@ARTICLE{10.3389/fbioe.2015.00188,
AUTHOR={Sun, Xiaoliang and Länger, Bettina and Weckwerth, Wolfram},
TITLE={Challenges of Inversely Estimating Jacobian from Metabolomics Data},
JOURNAL={Frontiers in Bioengineering and Biotechnology},
VOLUME={3},
PAGES={188},
YEAR={2015},
URL={https://www.frontiersin.org/article/10.3389/fbioe.2015.00188},
DOI={10.3389/fbioe.2015.00188},
ISSN={2296-4185},
ABSTRACT={Inferring dynamics of metabolic networks directly from metabolomics data provides a promising way to elucidate the underlying mechanisms of biological systems, as reported in our previous studies (Weckwerth, 2011; Sun and Weckwerth, 2012; Nägele et al., 2014) by a differential Jacobian approach. The Jacobian is solved from an overdetermined system of equations as JC + CJ^{T} = −2D, called Lyapunov Equation in its generic form,^{1} where J is the Jacobian, C is the covariance matrix of metabolomics data, and D is the fluctuation matrix. Lyapunov Equation can be further simplified as the linear form Ax = b. Frequently, this linear equation system is ill-conditioned, i.e., a small variation in the right side b results in a big change in the solution x, thus making the solution unstable and error-prone. At the same time, inaccurate estimation of covariance matrix and uncertainties in the fluctuation matrix bring biases to the solution x. Here, we first reviewed common approaches to circumvent the ill-conditioned problems, including total least squares, Tikhonov regularization, and truncated singular value decomposition. Then, we benchmarked these methods on several in silico kinetic models with small to large perturbations on the covariance and fluctuation matrices. The results identified that the accuracy of the reverse Jacobian is mainly dependent on the condition number of A, the perturbation amplitude of C, and the stiffness of the kinetic models. Our research contributes a systematical comparison of methods to inversely solve Jacobian from metabolomics data.}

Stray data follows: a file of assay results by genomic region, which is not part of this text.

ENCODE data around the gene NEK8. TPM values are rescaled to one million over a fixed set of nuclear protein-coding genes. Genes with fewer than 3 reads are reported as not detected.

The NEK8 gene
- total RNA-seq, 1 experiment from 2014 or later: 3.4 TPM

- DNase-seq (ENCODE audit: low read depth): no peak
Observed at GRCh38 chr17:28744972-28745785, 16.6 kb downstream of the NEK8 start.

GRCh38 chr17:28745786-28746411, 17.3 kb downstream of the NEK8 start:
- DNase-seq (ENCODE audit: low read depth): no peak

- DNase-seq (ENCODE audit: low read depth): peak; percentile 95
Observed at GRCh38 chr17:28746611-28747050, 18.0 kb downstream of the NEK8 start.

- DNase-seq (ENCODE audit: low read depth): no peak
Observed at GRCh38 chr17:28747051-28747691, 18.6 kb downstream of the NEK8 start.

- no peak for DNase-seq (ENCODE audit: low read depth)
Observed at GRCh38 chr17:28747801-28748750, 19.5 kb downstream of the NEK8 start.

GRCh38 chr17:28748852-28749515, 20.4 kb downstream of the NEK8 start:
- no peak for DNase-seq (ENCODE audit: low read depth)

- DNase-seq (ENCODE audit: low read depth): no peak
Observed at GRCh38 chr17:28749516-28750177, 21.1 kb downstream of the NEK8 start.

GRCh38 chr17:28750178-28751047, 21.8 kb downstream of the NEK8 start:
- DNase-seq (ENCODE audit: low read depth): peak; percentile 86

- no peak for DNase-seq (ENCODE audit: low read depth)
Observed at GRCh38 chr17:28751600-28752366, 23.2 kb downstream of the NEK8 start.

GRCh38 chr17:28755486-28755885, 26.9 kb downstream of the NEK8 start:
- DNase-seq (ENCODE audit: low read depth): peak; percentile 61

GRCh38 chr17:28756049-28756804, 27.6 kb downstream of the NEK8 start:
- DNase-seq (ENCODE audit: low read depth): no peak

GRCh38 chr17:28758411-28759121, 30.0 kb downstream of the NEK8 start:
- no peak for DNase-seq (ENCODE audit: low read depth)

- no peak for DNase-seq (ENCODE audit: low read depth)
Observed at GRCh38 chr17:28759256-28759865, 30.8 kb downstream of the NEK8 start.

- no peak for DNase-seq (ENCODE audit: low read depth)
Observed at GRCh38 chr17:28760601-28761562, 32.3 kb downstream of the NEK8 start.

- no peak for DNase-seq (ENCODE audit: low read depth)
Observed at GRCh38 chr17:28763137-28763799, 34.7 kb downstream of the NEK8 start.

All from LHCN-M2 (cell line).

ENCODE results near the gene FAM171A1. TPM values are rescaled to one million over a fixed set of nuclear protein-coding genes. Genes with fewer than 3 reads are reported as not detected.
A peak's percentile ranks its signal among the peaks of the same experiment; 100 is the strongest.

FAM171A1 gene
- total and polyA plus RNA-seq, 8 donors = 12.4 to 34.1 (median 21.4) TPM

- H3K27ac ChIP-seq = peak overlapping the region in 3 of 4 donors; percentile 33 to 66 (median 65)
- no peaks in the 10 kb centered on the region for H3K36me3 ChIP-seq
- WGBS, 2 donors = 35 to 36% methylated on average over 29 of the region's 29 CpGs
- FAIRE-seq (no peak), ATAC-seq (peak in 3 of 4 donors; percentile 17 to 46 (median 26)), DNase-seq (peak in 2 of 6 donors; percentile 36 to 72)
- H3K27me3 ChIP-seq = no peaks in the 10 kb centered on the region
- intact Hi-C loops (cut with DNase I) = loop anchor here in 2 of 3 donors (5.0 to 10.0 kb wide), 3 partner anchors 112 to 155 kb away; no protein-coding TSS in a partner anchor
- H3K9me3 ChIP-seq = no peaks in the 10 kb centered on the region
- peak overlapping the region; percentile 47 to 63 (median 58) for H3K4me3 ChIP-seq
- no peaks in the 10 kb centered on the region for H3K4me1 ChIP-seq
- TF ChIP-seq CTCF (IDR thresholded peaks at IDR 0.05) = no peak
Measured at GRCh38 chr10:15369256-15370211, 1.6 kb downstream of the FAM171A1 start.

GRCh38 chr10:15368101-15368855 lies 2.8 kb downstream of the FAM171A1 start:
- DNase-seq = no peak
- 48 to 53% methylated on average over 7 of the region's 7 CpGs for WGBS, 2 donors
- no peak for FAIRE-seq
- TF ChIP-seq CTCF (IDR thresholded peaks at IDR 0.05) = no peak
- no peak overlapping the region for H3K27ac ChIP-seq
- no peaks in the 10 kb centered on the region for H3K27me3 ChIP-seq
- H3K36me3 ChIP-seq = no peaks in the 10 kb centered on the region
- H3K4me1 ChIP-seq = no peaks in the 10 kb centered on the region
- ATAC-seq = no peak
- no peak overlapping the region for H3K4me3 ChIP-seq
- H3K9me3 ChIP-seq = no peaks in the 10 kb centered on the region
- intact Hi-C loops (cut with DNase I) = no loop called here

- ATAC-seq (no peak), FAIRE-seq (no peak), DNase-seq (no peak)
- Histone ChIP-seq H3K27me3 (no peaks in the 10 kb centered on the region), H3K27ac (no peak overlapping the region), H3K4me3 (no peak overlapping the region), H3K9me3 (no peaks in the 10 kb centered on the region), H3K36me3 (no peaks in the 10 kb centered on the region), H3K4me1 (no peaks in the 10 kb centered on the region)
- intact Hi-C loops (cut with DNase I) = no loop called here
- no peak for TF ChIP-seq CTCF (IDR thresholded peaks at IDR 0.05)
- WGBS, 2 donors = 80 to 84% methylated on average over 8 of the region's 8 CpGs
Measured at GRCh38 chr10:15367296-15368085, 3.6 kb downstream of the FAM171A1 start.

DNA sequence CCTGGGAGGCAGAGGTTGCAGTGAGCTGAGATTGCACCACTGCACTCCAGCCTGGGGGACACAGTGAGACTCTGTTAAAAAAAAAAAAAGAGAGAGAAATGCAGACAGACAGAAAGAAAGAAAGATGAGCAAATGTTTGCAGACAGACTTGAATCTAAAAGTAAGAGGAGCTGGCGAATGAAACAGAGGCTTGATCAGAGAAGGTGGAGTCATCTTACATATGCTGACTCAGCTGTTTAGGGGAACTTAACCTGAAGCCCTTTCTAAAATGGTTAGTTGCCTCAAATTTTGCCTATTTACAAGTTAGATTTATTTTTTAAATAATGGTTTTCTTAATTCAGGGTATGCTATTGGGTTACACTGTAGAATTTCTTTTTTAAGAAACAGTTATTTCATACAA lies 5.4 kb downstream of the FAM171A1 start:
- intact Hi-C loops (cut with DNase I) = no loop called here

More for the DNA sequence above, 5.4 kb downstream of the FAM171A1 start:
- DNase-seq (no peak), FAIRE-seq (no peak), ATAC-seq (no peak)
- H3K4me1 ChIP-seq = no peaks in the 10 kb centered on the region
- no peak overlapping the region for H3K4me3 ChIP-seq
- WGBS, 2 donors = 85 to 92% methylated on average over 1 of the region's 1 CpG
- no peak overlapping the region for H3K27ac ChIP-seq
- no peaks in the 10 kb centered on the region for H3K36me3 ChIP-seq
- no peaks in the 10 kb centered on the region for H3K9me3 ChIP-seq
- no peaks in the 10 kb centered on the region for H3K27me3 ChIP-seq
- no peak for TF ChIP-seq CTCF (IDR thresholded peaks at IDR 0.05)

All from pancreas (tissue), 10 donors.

}